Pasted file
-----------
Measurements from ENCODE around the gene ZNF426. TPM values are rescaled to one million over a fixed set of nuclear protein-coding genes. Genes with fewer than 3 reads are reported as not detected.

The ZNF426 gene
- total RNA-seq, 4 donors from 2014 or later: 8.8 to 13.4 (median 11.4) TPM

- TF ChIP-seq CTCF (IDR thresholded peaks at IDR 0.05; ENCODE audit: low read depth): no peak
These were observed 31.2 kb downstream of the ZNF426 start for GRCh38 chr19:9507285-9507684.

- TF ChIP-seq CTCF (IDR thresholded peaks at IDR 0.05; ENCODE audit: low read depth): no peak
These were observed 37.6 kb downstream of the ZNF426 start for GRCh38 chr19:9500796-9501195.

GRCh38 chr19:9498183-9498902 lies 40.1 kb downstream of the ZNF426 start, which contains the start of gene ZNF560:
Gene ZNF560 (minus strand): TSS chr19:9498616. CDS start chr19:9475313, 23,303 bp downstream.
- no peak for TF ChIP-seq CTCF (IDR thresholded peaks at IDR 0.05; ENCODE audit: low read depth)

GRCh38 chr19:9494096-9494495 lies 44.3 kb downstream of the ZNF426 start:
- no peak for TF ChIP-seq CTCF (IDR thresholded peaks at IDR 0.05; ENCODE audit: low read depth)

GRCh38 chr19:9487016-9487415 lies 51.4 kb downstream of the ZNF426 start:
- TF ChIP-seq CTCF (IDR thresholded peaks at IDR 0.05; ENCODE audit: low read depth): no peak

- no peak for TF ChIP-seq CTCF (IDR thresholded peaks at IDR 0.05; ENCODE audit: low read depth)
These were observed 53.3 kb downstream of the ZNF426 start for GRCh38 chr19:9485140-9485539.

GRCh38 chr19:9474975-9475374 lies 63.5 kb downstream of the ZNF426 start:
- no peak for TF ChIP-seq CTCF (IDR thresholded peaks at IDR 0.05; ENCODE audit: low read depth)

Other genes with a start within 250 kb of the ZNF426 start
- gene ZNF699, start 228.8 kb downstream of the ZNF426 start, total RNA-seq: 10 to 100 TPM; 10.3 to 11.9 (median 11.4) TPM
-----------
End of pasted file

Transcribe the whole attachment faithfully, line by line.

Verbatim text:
Measurements from ENCODE around the gene ZNF426. TPM values are rescaled to one million over a fixed set of nuclear protein-coding genes. Genes with fewer than 3 reads are reported as not detected.

The ZNF426 gene
- total RNA-seq, 4 donors from 2014 or later: 8.8 to 13.4 (median 11.4) TPM

- TF ChIP-seq CTCF (IDR thresholded peaks at IDR 0.05; ENCODE audit: low read depth): no peak
These were observed 31.2 kb downstream of the ZNF426 start for GRCh38 chr19:9507285-9507684.

- TF ChIP-seq CTCF (IDR thresholded peaks at IDR 0.05; ENCODE audit: low read depth): no peak
These were observed 37.6 kb downstream of the ZNF426 start for GRCh38 chr19:9500796-9501195.

GRCh38 chr19:9498183-9498902 lies 40.1 kb downstream of the ZNF426 start, which contains the start of gene ZNF560:
Gene ZNF560 (minus strand): TSS chr19:9498616. CDS start chr19:9475313, 23,303 bp downstream.
- no peak for TF ChIP-seq CTCF (IDR thresholded peaks at IDR 0.05; ENCODE audit: low read depth)

GRCh38 chr19:9494096-9494495 lies 44.3 kb downstream of the ZNF426 start:
- no peak for TF ChIP-seq CTCF (IDR thresholded peaks at IDR 0.05; ENCODE audit: low read depth)

GRCh38 chr19:9487016-9487415 lies 51.4 kb downstream of the ZNF426 start:
- TF ChIP-seq CTCF (IDR thresholded peaks at IDR 0.05; ENCODE audit: low read depth): no peak

- no peak for TF ChIP-seq CTCF (IDR thresholded peaks at IDR 0.05; ENCODE audit: low read depth)
These were observed 53.3 kb downstream of the ZNF426 start for GRCh38 chr19:9485140-9485539.

GRCh38 chr19:9474975-9475374 lies 63.5 kb downstream of the ZNF426 start:
- no peak for TF ChIP-seq CTCF (IDR thresholded peaks at IDR 0.05; ENCODE audit: low read depth)

Other genes with a start within 250 kb of the ZNF426 start
- gene ZNF699, start 228.8 kb downstream of the ZNF426 start, total RNA-seq: 10 to 100 TPM; 10.3 to 11.9 (median 11.4) TPM